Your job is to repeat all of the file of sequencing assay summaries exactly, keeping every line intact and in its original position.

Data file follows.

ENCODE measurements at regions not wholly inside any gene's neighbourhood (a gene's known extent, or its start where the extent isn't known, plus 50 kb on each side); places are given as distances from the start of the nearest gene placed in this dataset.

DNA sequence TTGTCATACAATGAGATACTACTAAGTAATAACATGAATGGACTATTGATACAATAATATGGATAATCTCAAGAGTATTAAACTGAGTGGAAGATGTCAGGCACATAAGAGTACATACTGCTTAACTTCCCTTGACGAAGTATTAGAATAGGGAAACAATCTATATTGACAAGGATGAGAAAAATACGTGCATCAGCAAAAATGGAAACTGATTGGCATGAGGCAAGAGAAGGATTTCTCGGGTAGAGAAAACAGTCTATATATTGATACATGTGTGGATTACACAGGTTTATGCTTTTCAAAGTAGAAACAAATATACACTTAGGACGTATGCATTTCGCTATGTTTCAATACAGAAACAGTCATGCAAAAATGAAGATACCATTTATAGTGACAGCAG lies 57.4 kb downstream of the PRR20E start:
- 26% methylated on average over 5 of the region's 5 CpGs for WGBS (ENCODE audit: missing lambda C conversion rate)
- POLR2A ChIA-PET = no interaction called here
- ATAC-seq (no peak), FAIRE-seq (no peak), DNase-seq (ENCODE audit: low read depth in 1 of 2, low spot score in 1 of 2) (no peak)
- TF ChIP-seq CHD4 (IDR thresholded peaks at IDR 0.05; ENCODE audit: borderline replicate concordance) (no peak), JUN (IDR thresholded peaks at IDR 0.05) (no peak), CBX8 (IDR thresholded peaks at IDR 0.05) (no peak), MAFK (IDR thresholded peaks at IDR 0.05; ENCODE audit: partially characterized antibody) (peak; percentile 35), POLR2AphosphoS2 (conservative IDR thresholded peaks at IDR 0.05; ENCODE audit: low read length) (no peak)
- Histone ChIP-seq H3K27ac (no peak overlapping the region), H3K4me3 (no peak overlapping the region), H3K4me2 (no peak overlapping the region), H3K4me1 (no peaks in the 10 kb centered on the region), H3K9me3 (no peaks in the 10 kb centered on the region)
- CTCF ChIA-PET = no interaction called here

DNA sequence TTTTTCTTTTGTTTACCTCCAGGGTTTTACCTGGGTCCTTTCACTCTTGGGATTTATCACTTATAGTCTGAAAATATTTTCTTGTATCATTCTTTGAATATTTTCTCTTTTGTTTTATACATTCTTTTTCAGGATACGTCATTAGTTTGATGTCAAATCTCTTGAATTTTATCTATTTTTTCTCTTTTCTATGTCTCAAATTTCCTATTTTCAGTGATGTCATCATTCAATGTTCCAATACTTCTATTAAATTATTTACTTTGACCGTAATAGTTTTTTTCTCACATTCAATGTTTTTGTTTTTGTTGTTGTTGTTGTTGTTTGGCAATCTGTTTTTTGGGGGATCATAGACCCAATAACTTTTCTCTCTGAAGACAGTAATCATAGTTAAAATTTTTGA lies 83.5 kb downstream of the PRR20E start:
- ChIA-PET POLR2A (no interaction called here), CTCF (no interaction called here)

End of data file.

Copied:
ENCODE measurements at regions not wholly inside any gene's neighbourhood (a gene's known extent, or its start where the extent isn't known, plus 50 kb on each side); places are given as distances from the start of the nearest gene placed in this dataset.

DNA sequence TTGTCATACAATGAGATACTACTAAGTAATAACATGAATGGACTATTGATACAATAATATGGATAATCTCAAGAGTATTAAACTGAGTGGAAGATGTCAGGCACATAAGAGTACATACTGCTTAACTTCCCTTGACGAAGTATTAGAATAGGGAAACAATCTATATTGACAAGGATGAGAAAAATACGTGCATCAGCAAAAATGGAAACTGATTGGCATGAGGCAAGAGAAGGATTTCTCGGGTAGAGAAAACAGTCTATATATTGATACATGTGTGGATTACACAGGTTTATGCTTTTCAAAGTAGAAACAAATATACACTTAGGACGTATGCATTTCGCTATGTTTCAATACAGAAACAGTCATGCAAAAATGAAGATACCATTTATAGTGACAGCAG lies 57.4 kb downstream of the PRR20E start:
- 26% methylated on average over 5 of the region's 5 CpGs for WGBS (ENCODE audit: missing lambda C conversion rate)
- POLR2A ChIA-PET = no interaction called here
- ATAC-seq (no peak), FAIRE-seq (no peak), DNase-seq (ENCODE audit: low read depth in 1 of 2, low spot score in 1 of 2) (no peak)
- TF ChIP-seq CHD4 (IDR thresholded peaks at IDR 0.05; ENCODE audit: borderline replicate concordance) (no peak), JUN (IDR thresholded peaks at IDR 0.05) (no peak), CBX8 (IDR thresholded peaks at IDR 0.05) (no peak), MAFK (IDR thresholded peaks at IDR 0.05; ENCODE audit: partially characterized antibody) (peak; percentile 35), POLR2AphosphoS2 (conservative IDR thresholded peaks at IDR 0.05; ENCODE audit: low read length) (no peak)
- Histone ChIP-seq H3K27ac (no peak overlapping the region), H3K4me3 (no peak overlapping the region), H3K4me2 (no peak overlapping the region), H3K4me1 (no peaks in the 10 kb centered on the region), H3K9me3 (no peaks in the 10 kb centered on the region)
- CTCF ChIA-PET = no interaction called here

DNA sequence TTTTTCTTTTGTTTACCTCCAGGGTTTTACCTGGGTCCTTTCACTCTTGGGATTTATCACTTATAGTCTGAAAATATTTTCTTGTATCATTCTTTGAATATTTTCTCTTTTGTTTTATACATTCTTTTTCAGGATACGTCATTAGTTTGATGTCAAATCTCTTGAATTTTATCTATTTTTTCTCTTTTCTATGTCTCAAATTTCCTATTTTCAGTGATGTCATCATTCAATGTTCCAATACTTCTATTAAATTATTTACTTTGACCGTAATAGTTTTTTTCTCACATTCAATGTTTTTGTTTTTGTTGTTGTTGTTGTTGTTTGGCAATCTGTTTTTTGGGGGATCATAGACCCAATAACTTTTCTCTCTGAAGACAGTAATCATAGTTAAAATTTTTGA lies 83.5 kb downstream of the PRR20E start:
- ChIA-PET POLR2A (no interaction called here), CTCF (no interaction called here)